Quiet Madness: The Gothic Abstract at Ro2 Art Downtown Projects
Firmament - 2012 - Lithograph
Images courtesy Adam Rowlett / The McKinney Avenue Contemporary.
It looked like UNT grad student Adam Rowlett was going to get screwed over when Mercantile Coffee House, the original venue for Gothic Abstract and site of the MAC's community outreach program to bring emerging artists into downtown Dallas, suddenly closed halfway through the show's run.
Enter Roths Susan and Jordan, the mother-son team behind Ro2 Art, offering some choice wall space at their Akard Street location so Rowlett could see this exhibition through. Rowlett is pursuing an MFA in printmaking and his subject looks kind of churchy, so it would take a bit of a heartwarming human interest story like that to even get me in the door.
Rowlett might have focused this show on a discernible subject--religion or science or architecture, since he borrows formal elements that suggest all the above. First glance fools you into believing you know what you're looking at, then the doubt sets in: Is it a telescope? A rocket? The interior of Reims Cathedral or a depiction of the chemical properties of water? Rejecting any concrete subject, his work is an alchemical hybrid of shapes, lines, and suggestions that we associate with certain lofty institutions, but those familiar signs are dallied with, obscuring any associations in delicate materials, exacting artistic precision, and the resulting stark, stand-alone beauty.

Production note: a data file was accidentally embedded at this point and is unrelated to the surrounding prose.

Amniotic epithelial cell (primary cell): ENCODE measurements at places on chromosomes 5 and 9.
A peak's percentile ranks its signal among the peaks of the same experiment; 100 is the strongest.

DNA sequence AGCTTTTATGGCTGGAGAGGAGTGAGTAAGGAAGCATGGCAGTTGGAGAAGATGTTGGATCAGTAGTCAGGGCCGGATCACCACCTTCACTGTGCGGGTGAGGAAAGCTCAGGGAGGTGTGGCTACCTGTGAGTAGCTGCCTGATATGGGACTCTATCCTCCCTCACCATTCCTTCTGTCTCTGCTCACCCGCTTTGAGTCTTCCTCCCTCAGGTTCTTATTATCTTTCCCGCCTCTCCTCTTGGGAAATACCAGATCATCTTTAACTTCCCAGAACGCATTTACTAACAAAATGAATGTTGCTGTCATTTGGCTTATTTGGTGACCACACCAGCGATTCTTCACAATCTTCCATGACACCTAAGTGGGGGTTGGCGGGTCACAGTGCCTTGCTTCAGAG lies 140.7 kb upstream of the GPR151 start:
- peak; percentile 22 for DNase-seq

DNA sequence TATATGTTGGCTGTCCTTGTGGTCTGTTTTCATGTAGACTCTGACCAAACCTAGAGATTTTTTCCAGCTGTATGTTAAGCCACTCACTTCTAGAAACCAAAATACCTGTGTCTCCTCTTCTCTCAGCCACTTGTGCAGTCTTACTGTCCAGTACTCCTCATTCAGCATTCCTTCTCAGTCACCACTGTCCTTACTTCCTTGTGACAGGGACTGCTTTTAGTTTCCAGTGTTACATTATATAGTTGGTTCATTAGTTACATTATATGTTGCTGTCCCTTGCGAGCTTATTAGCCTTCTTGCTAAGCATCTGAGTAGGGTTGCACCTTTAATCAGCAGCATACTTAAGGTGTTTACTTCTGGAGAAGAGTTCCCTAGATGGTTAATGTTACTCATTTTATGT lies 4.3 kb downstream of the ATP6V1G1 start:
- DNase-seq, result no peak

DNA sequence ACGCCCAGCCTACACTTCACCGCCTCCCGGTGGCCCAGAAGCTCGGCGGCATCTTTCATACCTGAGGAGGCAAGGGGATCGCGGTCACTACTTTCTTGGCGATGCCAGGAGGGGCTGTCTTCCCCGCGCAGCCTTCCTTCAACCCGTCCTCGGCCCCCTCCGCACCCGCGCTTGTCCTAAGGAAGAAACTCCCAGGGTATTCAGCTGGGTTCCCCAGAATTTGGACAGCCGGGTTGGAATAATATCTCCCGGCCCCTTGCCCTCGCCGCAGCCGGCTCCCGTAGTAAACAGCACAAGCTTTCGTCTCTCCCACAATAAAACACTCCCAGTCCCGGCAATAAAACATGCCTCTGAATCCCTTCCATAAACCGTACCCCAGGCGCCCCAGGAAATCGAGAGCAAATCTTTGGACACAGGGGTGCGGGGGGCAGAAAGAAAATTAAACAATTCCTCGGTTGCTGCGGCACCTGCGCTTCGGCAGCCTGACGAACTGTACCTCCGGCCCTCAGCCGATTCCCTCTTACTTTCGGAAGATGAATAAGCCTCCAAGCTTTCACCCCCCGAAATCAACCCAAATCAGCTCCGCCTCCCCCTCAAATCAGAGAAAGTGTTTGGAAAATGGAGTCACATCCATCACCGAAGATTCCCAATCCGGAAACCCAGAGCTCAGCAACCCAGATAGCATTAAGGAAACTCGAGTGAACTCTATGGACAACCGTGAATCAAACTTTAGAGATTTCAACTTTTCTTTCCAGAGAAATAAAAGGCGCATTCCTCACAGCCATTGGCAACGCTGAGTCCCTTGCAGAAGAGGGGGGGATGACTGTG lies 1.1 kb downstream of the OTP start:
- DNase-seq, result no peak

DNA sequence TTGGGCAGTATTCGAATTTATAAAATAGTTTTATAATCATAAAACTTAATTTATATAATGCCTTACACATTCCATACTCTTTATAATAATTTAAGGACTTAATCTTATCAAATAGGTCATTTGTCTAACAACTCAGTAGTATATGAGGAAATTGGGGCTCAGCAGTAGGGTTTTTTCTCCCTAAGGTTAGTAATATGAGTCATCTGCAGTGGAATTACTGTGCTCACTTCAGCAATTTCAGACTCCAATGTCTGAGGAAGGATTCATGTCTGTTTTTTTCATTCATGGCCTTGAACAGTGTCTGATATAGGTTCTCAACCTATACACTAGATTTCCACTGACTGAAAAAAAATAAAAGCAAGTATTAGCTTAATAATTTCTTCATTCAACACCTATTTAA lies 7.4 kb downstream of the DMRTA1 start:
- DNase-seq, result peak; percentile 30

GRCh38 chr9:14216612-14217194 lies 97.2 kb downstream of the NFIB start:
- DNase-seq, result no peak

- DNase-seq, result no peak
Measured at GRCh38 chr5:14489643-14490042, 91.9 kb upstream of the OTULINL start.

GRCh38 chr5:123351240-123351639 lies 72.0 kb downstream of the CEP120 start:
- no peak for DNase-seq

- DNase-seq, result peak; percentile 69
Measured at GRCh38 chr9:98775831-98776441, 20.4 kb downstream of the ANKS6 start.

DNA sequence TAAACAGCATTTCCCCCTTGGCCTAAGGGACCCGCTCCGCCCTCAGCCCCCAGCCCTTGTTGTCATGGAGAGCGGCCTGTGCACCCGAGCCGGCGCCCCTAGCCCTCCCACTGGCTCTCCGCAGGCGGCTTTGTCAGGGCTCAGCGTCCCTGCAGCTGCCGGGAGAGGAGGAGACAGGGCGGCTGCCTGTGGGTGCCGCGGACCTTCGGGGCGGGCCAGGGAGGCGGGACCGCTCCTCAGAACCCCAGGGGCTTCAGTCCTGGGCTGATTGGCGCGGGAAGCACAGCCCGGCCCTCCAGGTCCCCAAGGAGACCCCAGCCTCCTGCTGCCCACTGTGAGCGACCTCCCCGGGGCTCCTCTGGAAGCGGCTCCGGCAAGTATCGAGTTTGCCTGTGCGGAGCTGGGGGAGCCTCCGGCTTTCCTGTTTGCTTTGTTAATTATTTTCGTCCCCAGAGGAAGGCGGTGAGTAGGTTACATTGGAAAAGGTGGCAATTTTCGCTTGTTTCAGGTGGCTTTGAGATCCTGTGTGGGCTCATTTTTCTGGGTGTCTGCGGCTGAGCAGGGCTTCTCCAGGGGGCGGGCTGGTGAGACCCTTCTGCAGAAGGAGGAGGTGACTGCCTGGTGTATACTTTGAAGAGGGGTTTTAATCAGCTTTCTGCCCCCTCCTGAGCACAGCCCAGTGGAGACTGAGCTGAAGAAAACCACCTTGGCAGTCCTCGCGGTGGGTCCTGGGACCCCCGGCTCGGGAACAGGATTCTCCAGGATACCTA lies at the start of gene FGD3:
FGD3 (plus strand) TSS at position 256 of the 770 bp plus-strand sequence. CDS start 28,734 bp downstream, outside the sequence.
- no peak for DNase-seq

Adam Rowlett - Untitled (Apse) 2012 - Lithograph
No detail is neglected. The edges of the paper are frayed, contrasting with the extreme precision of the designs. Church spires go viral, lines form things cellular or universal then change their minds and go rogue, blobs happen but not by accident. It's madness. But it's quiet madness.
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Rowlett's saturation of familiar clues to what you think you might be seeing keeps you locked in front of any given work, and softer shapes start to appear the longer you look. Even the titles and signature are so lightly inscribed that they're barely discernible. (Having to look at the work through glass does not help reveal these subtleties, but that's the unfortunate nature of the exhibition beast.)
Rowlett's pure suggestion had me straddling the visceral and the intellectual, at times even feeling momentarily religious, which, my friends, is no small feat. This work is gothically, abstractly bad ass.
Adam Rowlett: Gothic Abstract runs through September 8th at Ro2 Art Downtown Projects, 110 North Akard Street.
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